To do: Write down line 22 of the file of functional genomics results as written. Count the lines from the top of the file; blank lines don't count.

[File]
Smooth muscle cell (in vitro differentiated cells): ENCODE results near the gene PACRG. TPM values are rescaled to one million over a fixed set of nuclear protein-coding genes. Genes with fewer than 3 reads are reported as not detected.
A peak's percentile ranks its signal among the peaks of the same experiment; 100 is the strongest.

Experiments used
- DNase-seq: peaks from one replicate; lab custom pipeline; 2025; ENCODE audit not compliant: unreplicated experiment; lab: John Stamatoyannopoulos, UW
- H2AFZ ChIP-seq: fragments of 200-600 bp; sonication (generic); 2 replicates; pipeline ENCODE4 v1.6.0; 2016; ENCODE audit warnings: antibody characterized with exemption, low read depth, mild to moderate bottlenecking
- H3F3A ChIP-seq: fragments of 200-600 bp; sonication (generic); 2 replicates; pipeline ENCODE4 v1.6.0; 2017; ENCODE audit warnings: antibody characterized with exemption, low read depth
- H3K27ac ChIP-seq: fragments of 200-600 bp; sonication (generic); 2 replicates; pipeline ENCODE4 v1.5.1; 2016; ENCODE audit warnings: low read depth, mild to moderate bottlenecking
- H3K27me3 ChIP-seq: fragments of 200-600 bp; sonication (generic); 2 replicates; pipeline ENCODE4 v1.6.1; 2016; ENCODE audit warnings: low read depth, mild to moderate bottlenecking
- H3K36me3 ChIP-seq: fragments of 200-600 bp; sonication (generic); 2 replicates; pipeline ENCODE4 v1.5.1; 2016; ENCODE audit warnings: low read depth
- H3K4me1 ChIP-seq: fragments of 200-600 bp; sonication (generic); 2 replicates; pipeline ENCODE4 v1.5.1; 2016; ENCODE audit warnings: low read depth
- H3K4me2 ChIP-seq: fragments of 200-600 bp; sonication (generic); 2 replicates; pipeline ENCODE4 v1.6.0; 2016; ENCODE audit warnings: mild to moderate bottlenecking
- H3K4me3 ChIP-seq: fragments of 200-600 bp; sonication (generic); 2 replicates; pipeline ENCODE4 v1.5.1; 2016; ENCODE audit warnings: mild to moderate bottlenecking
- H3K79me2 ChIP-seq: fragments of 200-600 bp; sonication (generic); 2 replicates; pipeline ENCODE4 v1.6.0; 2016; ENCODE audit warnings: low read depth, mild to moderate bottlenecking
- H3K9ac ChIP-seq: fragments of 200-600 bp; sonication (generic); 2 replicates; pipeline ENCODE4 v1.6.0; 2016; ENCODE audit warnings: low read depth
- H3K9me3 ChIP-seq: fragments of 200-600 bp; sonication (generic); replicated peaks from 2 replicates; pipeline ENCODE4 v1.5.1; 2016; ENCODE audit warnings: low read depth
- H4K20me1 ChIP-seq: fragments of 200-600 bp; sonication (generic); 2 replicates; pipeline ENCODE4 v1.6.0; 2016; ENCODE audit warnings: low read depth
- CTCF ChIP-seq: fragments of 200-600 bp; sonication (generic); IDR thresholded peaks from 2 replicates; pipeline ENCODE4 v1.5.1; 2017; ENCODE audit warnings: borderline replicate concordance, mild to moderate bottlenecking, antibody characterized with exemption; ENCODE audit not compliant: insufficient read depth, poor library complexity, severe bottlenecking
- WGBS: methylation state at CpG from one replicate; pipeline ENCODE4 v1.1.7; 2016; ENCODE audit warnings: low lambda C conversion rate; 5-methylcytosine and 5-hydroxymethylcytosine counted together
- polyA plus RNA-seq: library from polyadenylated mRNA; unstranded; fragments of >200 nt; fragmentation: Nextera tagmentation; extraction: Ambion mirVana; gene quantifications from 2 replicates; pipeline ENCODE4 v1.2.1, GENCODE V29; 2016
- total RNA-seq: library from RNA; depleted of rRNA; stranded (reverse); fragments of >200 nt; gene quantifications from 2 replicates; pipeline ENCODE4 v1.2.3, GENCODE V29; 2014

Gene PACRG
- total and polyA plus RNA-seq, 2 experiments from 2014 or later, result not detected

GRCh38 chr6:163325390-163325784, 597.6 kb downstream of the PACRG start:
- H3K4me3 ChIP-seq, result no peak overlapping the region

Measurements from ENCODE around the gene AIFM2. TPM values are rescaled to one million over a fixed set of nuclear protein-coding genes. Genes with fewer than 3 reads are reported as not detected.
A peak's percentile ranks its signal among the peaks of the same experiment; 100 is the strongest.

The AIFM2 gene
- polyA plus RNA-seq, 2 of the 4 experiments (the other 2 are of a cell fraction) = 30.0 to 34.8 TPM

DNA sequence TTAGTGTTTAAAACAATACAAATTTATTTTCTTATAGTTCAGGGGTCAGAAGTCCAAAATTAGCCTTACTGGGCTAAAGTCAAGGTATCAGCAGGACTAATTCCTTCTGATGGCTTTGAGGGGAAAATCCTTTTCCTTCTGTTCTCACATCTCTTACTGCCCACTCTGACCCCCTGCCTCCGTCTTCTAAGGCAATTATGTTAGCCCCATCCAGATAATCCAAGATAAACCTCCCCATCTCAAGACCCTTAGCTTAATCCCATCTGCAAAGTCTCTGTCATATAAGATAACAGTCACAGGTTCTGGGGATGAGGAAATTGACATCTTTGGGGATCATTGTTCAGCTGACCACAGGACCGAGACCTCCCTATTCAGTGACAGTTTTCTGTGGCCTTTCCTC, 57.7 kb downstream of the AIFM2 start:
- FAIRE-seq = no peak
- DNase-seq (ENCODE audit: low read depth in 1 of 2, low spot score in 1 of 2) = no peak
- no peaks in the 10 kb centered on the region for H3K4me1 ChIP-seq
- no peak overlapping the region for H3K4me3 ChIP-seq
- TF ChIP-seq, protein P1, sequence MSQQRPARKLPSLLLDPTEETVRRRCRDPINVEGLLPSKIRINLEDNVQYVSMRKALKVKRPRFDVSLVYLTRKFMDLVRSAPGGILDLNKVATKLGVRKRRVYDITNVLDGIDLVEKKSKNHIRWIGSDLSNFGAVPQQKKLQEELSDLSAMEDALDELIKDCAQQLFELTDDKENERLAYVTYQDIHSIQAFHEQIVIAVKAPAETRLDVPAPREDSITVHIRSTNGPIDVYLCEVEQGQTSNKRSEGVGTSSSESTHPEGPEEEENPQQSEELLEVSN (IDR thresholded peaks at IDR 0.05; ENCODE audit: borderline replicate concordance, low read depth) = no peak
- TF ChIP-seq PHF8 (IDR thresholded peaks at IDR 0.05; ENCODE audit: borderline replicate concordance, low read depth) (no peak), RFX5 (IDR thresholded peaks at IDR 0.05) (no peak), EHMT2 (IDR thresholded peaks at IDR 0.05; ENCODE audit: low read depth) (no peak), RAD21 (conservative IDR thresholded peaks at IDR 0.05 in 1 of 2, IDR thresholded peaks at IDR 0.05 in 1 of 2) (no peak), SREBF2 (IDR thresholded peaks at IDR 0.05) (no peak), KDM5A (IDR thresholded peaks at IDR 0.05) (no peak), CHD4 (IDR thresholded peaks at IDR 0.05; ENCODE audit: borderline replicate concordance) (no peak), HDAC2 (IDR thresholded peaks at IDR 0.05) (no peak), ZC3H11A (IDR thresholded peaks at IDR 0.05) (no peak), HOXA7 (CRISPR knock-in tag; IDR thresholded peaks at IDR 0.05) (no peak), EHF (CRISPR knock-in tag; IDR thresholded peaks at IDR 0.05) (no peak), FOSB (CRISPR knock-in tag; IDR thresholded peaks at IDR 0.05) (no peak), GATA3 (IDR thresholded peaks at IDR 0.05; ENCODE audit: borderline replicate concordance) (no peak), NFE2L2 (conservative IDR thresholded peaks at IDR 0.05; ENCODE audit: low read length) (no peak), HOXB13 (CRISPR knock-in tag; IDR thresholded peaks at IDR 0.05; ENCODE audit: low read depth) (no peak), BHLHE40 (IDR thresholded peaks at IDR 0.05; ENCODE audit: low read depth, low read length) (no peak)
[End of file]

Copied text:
- total and polyA plus RNA-seq, 2 experiments from 2014 or later, result not detected